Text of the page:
I have finally built up a way to build up my jekyll blog using latest Jekyll 4.0 and Bundler. Thanks to Github Actions you can actually use it build up your site using your own configuration.
Recently, I thought to migrate my Github Pages hosted blog from the Jekyll 3.6 to latest available 4.0, but the fact that github pages-gem was not supporting it, was killing me. The bundler that was used was 1.7.x, i wanted to replace it with 2.x.x . And obviously, i wanted 3rd party plugins to work perfectly like jekyll-algolia , which are not actually listed in github pages dependency versions : https://pages.github.com/versions/
So I wanted to use a CI/CD process like Travis CI or Circle CI to build up my site and push to my gh-pages branch, which is used to serve the site.
But what If, Github Actions can do the same for you ???
What is Github Actions ?
Github Actions is a way to perform tasks automatically for you. To give you an example, I will use my blog workflow. It all starts when I want to write a new post. I just create a new markdown file, write down whatever is on my head and save it. After this whole process, I need a way to transform my text in a website. Jekyll is doing the heavy-lifting for me, so I just go to my terminal and type:
# the command will generate my entire website and all its dependencies jekyll build
After generating all the necessary files, I need to upload it somewhere. In this case, I just have to commit my changes to a specific branch called gh-pages and Github will serve my site on the web. For doing that, I usually perform the following commands in a bash script:
# This is the folder Jekyll generates with my website. Lets just open it cd _site # Now we need a new git repository here, # so I can commit only the generated files and skip the source files git init git config user.name "Sujay Kundu" git config user.email "email@example.com" git add . # That will create a nice commit message with something like: git commit -m "New Build - $(date)" # Now lets push my commit to the gh-pages branch and replace everything there REPO=https://firstname.lastname@example.org/sujaykundu777.github.io.git git push --force $REPO master:gh-pages # Lets do some cleanup here since we don't need the generated files anymore rm -fr .git cd .. rm -rf _site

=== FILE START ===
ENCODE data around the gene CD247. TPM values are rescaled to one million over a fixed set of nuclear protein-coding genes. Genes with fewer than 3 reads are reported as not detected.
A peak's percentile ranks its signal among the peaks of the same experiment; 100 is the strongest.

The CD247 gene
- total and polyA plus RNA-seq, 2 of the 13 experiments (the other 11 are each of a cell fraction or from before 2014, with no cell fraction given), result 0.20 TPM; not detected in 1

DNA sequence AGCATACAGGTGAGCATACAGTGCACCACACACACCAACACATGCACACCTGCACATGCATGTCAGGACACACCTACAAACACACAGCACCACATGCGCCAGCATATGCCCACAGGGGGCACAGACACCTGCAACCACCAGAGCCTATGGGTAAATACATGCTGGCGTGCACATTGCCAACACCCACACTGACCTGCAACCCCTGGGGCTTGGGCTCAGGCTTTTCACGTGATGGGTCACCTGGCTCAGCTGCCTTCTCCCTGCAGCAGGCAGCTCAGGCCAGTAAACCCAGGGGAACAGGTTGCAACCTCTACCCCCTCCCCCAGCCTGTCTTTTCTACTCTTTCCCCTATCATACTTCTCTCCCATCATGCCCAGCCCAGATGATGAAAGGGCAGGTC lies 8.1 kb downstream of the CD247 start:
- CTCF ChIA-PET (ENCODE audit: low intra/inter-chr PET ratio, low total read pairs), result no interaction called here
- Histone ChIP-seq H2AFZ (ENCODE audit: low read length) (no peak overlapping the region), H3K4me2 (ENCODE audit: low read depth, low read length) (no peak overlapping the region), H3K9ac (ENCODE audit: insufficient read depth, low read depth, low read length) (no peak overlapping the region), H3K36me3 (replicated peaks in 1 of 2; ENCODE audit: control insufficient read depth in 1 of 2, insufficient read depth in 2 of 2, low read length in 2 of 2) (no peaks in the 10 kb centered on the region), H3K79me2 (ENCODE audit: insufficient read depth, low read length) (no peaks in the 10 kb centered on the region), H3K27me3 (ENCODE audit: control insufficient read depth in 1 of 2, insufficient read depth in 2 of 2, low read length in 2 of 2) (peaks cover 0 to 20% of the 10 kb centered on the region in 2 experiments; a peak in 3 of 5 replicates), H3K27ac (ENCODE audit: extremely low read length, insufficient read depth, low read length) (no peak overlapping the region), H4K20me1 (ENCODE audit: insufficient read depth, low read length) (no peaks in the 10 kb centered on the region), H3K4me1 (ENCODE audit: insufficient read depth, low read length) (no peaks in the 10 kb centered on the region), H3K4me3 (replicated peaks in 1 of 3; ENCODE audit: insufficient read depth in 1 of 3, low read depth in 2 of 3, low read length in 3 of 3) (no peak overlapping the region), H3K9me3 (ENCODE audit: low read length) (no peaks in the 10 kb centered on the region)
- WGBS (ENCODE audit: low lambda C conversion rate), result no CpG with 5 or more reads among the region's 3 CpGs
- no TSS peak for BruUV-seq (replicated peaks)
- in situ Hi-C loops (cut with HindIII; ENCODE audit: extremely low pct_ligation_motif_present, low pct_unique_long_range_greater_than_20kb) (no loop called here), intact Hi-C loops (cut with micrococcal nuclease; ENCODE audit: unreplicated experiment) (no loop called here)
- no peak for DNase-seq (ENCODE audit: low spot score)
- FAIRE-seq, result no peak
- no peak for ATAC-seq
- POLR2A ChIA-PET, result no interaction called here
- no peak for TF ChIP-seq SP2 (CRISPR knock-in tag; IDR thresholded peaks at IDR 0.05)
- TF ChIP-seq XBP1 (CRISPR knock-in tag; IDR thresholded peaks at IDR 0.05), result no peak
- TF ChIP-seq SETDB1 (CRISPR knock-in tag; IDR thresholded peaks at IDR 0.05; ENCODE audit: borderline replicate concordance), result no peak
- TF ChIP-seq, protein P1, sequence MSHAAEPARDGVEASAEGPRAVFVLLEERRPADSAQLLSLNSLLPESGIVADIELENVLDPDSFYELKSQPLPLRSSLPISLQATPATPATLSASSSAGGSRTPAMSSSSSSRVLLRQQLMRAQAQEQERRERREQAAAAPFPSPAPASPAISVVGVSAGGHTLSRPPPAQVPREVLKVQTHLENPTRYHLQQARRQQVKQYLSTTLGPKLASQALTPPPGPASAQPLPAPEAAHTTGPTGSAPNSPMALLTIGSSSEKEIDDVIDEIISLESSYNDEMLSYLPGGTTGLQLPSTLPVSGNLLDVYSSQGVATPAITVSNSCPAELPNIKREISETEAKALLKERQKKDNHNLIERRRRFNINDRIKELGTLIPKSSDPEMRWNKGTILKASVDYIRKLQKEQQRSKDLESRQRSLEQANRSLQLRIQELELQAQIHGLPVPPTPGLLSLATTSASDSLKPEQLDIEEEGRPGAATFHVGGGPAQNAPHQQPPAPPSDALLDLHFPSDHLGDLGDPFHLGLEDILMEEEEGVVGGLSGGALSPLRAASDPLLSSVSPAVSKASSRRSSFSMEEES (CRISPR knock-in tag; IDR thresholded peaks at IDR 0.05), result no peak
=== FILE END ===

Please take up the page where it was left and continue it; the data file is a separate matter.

That is pretty simple right? It is indeed, but how cool would that be if Github could do that for me instead? That is where Github Actions come to give us a hand.
It all starts with a folder on your repository called .github/workflows. inside of this folder, create a file called deploy-workflow.yml with the content below. Each line will be explained with a comment:
Now lets create our custom action. Github Actions are divided in 2 types:
- Docker container
We are running our action using a Docker Container. Using Docker, we make sure the environment where our scripts are running will be the same, no matter what happens to the Github environment. So, lets dig deeper and create our actions folder under .github/actions/build-dist-site.
# build-dist-site will be the folder for holding # our action configuration (Dockerfile, scripts and Metadata) mkdir -p .github/actions/build-dist-site
Under .github/actions/build-dist-site lets create 3 files:
action.yml: It will hold the metadata of our action
Dockerfile:Will specify our Docker image to run Jekyll in a container
entrypoint.sh:Will have our custom scripts to generate and deploy our website update
Now that we have our Dockerfile ready, we need to tell Github to use it. That is why we need the action.yml file.
The action.yml file tells Github what to do. In this case, just tell it to use Docker and use our Dockerfile to build the container with it.
Now we just need our entrypoint.sh script to execute our website generation and deployment. Lets get our hands dirty with a bit of bash script:
🤯 That was a lot different from what I started with right? Ok, the reason for that is just Docker. Now we have a more robust implementation of our deployment pipeline where we could even move away from Github to Gitlab and reuse the Dockerfile and entrypoint.sh (with minor changes).
Now that we are armed with those files, lets commit our changes and push to Github and see what happens. Going to our Github repository page, there you can see a new button called Actions:
Ok, now our automation work was fully done. As a cherry on top, you can also add a badge to your README.md file showing the current status of your custom actions like that:
# Where /deploy/ must be replaced with your workflow name ![workflow-badge](https://github.com/sujaykundu777/sujaykundu777.github.io/workflows/deploy/badge.svg)
That will render a nice image by Github on your repository page with the current action status.
Isn’t that Awesome ! Congrats You got a full automated deployment -
Now with Github Actions 🎉
All commits to master will trigger the deploy workflow and will generate the static files and deploy automatically to the gh-pages branch.
There’s a nice tutorial for - if you want to setup node project using github-actions : https://dev.to/pierresaid/deploy-node-projects-to-github-pages-with-github-actions-4jco